Privet is often used to plant hedges for privacy instead of fences. I used to watch the birds flit in and out of my parents privet hedge in Louisiana. However, not all privets are created the same.
As usual, there are many species of this plant, and some are enjoyed while others cursed. Useful ones include the California privet, L. ovalifolium, which can grow quite tall but is drought and heat tolerant, and the Japanese privet, L. japonicum, that’s an attractive and tough plant good for difficult areas.
Chinese privet, however, is now considered one of the South’s worst weeds (Ligustrum sinense) – worse than kudzu, if you can believe it. This is because it can grow just about anywhere – sun, shade, wet soil, dry soil – you name it. It has a spray of pretty and sweet-smelling white flowers whose pollen bothers some, while its small, blueish-black fruit eaten by birds is spread everywhere, crowding out gardens. As well, the European privet (Ligustrum vulgare) is also considered highly undesirable since it also takes over. Unlike L. sinense, its flowers do not have a sweet fragrance.
And yet, there’s a wonderful privet that the Chinese have long used for medicine, Ligustrum lucidum (Nu zhen zi). Sometimes called Chinese glossy privet (or bright or shiny privet since its leaves are glossy), it is a small, evergreen-like tree in the olive family that is native to China and Eastern Asia also with white flower sprays not unlike lilacs. It is not a scourge at all but actually a highly ancient Taoist longevity tonic. This is quite a different story indeed!
L. lucidum privet fruit nourishes the yin and essence of the liver and kidneys, meaning it cools and moistens heat conditions in both those organs and their affiliated functions. As well, it clears heat rising from deficiency and weakness, often felt in the late afternoon and/or evening. This may or may not be a hot flash but can just occur as feeling hotter during those times, sometimes uncomfortably, even with burning sensations. This heat may even be felt deep in the bones (called steaming bones), while other times it can occur as night sweats.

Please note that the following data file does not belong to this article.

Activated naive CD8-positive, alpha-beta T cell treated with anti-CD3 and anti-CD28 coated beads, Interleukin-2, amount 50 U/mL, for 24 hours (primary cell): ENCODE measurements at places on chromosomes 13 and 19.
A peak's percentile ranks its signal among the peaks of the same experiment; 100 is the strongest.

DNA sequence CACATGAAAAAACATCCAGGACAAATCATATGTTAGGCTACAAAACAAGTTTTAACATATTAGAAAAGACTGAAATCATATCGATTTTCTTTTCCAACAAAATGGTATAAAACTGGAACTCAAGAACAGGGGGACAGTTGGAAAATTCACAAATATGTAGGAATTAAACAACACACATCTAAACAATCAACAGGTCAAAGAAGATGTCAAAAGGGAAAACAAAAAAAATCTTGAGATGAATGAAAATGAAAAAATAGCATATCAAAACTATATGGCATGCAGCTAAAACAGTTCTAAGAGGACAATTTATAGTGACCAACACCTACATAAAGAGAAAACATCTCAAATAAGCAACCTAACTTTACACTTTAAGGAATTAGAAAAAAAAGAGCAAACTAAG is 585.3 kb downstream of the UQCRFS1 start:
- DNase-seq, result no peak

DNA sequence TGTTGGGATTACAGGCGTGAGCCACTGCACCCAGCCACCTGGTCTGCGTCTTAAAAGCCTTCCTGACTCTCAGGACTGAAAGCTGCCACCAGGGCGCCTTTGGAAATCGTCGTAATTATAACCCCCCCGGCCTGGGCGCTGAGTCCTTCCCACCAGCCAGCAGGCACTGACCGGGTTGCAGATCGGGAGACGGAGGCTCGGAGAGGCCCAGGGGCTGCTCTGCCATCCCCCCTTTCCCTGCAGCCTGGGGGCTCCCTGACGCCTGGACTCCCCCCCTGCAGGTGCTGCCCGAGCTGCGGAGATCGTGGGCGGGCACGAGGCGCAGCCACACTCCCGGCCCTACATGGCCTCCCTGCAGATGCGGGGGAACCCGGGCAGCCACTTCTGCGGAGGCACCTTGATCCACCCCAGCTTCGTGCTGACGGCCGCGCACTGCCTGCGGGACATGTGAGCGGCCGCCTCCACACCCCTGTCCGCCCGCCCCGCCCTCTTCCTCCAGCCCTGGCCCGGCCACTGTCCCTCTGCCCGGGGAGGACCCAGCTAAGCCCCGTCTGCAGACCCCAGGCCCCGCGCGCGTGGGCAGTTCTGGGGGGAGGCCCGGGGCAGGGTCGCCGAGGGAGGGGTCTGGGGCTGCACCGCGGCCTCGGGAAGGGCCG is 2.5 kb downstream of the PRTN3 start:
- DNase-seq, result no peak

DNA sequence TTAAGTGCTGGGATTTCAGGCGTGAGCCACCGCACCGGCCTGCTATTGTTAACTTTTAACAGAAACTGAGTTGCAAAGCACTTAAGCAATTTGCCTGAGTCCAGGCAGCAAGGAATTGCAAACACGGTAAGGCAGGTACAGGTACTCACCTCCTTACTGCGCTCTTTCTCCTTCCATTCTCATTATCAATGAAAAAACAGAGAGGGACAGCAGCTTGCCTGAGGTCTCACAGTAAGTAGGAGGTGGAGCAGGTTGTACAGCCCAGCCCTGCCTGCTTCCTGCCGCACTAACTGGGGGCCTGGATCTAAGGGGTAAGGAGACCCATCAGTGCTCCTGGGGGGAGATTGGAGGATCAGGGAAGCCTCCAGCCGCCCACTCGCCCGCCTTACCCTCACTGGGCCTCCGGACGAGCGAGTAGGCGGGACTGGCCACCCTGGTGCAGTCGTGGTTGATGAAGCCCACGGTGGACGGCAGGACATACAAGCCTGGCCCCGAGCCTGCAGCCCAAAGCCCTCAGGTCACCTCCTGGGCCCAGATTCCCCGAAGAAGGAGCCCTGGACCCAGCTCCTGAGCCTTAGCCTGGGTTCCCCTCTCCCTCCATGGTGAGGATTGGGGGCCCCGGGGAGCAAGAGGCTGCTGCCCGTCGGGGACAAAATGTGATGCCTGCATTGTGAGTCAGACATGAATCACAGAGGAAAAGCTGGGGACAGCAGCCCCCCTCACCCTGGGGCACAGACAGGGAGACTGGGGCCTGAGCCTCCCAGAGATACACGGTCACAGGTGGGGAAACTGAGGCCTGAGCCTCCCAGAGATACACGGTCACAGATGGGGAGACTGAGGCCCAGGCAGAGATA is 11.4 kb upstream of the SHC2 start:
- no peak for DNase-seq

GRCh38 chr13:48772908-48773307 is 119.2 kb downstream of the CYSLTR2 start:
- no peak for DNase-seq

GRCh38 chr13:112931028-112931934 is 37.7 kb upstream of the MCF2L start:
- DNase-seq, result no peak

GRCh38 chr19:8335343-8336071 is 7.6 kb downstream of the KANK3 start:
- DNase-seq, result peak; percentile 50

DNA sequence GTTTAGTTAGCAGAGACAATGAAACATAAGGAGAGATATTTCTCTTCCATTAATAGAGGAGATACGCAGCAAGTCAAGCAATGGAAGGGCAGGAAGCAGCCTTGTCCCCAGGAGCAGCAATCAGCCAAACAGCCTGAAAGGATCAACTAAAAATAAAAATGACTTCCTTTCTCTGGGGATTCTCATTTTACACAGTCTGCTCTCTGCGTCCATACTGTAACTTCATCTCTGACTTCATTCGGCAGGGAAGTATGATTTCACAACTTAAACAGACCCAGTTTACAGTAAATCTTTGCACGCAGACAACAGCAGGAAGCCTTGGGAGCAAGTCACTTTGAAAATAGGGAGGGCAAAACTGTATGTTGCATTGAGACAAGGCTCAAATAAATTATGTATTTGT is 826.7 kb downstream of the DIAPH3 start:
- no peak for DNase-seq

Specifically, glossy privet fruit improves diminished vision and treats cataracts and black spots before the eyes (for this it’s best if combined with lycii – gou ji zi berries). It also treats tinnitus, dizziness, and a sore low back. It is often combined with he shou wu (Polygonum multiflorum) to treat premature graying hair or to darken graying hair. It’s also used for high blood sugar, cirrhosis, and hyperthyroidism. I also have used it for eczema in those with yin deficiency and it quickly lessens the redness and itching associated with that condition.
For some, it helps immune deficiency and treats various allergic and immune complex conditions. As a yin tonic, it can be used for tuberculosis of the lungs or lymph. While I have read it is useful for brown spots on the skin, I have not yet seen this result.
One of the benefits of shiny privet is that unlike most yin tonics, it isn’t greasy or dampening and so is especially useful in those with poor digestion. However, it should be used with caution if using any form of antidiabetic medication, or if there’s coldness or diarrhea.
To use, dry, crush and powder the L. lucidum berries and make into a tea, tincture, or concentrated extract.
Privet Ripe Fruit (Ligustrum lucidum)
Nu zhen zi (Chinese) Family: Oleaceae
Also named: ligustrum, ligustri, Ligustri lucidi Fructus
Energy and flavors: Neutral-cool, sweet, bitter
Organs and channels affected: Liver, Kidney
Chemical constituents: Oleanolic acid, ursolic acid, mannitol, glucose, fatty oil
Properties and actions: Tonic, diuretic, antibacterial, increases white blood cell count, tonifies Yin, clears Deficiency Heat
Contraindications: Coldness, diarrhea; caution if taking insulin and other anti-diabetics as there may be a synergistic effect leading to hypoglycemia; large doses may cause diarrhea
Dosage: 9-15g; 30-60 drops tincture (1:5 @50%ABV), TID